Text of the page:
In this sentence, Jesus is using a technique called literary exaggeration. He uses it often in His teachings, it is an exaggerated use of words. Why does He do it? He uses it to get our attention. What He is saying is that those who hoard their lives aren't living at all - they are only existing. They live only for themselves, completely and totally. Their vision doesn’t go any farther than their nose.
But those that are generous with their lives are the ones who find it. Those who live sacrificially and lovingly are like the grains of wheat, like the flowers of Spring. They radiate an energy and vitality that represents a full expression of living. There is a difference between just existing and being really alive. The difference is living by the Springtime Principle.
I invite you to think of someone in your own life who lives by this Principle. How admirable they are. How Christ-like. How joyful, no matter what their circumstances. They inspire us to live like them.
The third step is to follow after His manner
26 Whoever serves me must follow me, and where I am, there will my servant be also. Whoever serves me, the Father will honor.
It is as though Jesus is saying, "Obey the Springtime Principle in your soul and you will walk in a joyful spirit of closeness with God."
We want to see Jesus and develop that relationship. Second we want to study Jesus and see how He lives out the Springtime Principle, and third, we want to follow Jesus and be seed planters in the world.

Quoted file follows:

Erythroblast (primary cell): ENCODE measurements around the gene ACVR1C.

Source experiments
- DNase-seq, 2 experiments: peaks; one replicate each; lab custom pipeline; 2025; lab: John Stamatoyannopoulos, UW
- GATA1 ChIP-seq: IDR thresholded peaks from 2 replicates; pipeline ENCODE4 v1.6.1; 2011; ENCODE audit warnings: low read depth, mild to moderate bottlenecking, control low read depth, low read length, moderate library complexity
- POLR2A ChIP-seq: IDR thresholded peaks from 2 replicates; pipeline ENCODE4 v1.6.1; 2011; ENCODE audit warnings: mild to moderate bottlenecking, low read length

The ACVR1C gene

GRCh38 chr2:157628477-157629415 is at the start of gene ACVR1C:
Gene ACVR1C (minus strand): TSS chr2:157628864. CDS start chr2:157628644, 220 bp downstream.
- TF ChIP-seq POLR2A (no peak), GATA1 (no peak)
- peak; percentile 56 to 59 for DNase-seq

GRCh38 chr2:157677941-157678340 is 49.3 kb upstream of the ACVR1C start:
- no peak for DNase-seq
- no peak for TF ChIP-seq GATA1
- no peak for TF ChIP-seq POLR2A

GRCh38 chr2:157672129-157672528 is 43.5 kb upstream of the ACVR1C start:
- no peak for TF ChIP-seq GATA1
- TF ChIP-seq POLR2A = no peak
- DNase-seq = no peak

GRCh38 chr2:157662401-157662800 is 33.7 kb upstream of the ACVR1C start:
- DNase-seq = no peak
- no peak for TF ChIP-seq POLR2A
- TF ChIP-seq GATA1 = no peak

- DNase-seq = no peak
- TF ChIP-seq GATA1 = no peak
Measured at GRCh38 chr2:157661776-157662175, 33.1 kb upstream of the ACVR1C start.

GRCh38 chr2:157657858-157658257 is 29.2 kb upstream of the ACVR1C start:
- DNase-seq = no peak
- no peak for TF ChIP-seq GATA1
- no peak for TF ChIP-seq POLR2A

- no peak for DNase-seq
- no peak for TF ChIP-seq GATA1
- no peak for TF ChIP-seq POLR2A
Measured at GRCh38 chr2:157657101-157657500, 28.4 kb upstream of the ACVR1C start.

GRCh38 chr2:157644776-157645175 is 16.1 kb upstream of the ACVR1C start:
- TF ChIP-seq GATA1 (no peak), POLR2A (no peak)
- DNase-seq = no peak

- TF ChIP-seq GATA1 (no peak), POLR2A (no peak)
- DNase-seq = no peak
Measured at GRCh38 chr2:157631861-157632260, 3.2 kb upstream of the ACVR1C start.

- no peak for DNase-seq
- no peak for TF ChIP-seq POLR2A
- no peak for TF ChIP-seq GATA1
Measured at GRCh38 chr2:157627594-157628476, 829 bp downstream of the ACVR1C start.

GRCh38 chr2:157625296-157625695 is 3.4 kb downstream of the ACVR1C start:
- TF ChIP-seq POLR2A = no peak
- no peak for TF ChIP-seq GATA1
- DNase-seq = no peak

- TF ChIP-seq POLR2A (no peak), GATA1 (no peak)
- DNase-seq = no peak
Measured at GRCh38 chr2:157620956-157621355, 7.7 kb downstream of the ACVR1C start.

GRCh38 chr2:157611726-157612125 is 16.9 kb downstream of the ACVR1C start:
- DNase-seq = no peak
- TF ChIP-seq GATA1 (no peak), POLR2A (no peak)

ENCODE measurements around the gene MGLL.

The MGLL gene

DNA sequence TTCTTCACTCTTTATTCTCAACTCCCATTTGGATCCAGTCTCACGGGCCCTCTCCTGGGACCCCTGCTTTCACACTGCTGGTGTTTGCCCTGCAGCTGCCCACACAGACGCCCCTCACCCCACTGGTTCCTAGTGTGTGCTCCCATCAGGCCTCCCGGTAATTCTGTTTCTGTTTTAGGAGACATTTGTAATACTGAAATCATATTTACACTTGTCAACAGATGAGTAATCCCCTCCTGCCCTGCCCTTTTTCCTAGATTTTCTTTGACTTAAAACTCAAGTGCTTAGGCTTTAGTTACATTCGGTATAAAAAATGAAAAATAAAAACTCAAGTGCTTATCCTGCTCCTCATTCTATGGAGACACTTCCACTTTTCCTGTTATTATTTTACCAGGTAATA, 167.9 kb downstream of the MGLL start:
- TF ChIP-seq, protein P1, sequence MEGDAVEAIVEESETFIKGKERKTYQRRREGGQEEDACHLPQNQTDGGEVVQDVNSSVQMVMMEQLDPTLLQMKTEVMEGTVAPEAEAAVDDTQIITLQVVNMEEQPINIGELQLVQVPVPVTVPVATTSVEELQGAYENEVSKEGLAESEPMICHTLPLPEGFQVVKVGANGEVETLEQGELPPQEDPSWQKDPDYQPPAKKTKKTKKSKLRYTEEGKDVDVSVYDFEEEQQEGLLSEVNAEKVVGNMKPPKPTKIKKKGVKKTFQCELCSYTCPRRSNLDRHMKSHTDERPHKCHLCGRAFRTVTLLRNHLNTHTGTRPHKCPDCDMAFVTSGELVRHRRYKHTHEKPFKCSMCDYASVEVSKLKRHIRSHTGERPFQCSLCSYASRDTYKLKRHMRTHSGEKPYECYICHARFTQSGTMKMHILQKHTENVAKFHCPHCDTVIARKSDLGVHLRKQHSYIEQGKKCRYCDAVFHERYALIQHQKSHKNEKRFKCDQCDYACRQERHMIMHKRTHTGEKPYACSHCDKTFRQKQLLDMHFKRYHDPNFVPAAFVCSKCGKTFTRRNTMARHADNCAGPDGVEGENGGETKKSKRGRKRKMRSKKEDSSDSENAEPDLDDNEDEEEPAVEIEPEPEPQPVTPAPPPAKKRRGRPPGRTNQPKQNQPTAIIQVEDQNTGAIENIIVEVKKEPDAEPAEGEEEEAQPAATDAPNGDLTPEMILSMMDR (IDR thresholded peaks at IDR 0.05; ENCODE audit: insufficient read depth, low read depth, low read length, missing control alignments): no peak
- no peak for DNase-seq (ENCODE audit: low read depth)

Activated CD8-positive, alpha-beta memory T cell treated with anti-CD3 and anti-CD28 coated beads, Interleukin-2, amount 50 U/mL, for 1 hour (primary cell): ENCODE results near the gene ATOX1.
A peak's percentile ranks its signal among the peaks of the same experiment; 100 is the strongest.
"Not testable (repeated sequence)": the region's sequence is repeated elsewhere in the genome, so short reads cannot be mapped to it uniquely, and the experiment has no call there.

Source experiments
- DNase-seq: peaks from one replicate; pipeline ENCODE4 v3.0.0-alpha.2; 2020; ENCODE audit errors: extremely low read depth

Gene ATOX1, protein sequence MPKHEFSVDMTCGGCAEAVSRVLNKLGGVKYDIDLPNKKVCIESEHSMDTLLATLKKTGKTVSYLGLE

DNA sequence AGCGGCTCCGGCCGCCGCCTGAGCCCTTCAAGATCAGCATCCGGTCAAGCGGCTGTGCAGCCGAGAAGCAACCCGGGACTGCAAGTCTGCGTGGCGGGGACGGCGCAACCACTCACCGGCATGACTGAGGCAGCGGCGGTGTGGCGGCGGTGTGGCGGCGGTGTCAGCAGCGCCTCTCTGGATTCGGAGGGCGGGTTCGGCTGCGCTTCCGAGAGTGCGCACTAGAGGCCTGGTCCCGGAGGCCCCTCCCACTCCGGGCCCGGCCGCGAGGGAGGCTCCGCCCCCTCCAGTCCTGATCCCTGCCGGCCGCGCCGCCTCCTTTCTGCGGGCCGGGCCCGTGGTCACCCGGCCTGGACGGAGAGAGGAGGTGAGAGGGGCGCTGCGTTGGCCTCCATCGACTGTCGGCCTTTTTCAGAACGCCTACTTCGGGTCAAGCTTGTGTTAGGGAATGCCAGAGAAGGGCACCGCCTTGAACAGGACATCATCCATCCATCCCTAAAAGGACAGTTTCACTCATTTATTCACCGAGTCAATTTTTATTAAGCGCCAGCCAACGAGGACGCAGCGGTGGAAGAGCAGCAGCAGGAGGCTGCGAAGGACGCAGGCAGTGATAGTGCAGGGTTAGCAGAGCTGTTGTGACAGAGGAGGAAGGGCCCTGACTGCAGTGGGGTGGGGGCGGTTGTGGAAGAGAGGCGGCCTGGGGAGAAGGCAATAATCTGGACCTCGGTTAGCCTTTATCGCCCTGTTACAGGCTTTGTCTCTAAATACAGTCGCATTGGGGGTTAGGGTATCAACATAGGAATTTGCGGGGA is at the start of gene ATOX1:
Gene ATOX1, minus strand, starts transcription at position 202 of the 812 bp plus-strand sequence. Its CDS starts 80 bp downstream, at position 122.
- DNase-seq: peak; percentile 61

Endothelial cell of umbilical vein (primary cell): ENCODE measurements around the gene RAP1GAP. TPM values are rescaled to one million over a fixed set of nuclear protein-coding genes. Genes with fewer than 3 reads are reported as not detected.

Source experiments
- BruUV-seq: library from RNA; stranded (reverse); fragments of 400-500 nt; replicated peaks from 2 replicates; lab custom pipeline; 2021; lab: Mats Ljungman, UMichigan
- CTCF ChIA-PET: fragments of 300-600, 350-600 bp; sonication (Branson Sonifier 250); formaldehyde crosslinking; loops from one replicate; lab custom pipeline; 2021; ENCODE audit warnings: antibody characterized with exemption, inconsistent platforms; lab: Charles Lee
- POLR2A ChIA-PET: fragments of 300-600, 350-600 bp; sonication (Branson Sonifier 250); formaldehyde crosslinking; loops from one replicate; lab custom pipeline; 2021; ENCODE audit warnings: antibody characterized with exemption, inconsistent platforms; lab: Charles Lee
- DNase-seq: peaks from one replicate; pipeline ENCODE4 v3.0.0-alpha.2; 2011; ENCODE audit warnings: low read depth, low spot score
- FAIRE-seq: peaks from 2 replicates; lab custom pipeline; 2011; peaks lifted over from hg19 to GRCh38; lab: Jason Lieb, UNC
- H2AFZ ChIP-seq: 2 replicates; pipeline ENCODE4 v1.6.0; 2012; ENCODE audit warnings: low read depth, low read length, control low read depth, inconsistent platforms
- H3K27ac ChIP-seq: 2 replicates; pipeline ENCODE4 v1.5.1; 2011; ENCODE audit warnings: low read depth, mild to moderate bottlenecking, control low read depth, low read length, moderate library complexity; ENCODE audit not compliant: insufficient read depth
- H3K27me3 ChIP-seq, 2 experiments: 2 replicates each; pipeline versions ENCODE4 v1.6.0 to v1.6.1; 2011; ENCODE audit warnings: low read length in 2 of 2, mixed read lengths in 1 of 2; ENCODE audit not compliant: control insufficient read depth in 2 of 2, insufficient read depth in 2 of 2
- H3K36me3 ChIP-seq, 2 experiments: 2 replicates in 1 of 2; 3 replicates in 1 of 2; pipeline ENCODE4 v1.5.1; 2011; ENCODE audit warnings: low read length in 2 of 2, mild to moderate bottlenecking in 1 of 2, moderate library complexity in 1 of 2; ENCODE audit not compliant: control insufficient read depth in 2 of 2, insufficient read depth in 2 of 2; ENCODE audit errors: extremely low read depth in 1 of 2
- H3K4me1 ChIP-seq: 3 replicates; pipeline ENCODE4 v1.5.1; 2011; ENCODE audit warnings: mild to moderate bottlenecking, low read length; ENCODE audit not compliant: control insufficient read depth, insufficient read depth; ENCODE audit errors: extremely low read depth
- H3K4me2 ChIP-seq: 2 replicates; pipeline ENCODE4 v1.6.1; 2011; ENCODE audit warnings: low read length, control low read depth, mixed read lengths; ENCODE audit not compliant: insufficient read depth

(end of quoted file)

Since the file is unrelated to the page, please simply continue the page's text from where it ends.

The goodness that you can start into motion has unlimited echoes, the seed that you plant are like ripples on a quiet lake. As Dr Robert H. Schuller likes to say, "Anyone can count the seeds in an apple. Only God can count the apples in a seed."
Let's take a moment to consider the flowers and blossoms of Spring. They beautify the earth, they fragrance it with floral perfume, and the blossoms make way for the fruit of the trees. Jesus wants us to beautify the earth, fragrance the earth with kindness and to bear fruit by helping people. That's what it means to live by the Springtime Principle.
Our Lenten Assignment for This Week: a Double List
We have a double assignment for this week. Our assignments, should you choose to accept them, are:
1. To make and meditate upon a list of ten people who you look up to as living the Springtime Principle. These are gracious people who give of themselves, who plant seeds of kindness wherever they go. They are among our role models, and we should think of them and thank the Lord for them in prayer.
2. Also, please make a list of ten ways that you live out the Springtime Principle. I think this is important; I believe we spend too much time beating up on ourselves, and regretting the "things we have done amiss, and the things left undone." Please set aside time to make a list of ten items you already accomplish and practice to make the Springtime Principle part of your life. For example, you are here in Church, and you share your faith in this way; you take time to pray for others; you help other people; you give to your Church and other charitable causes; you lend a listening ear; you work to provide for your loved ones; and I am sure there are many others, many that are particular to you. This list is just a start. Take some prayerful time to reflect on these good things that you do, and rejoice in them. Thank God that you can do them. Let the Springtime Principle shape your day.
God loves you, Friend. I do, too. I wish you a wonderful week. Amen.
© 2012 Anthony J. Godlefski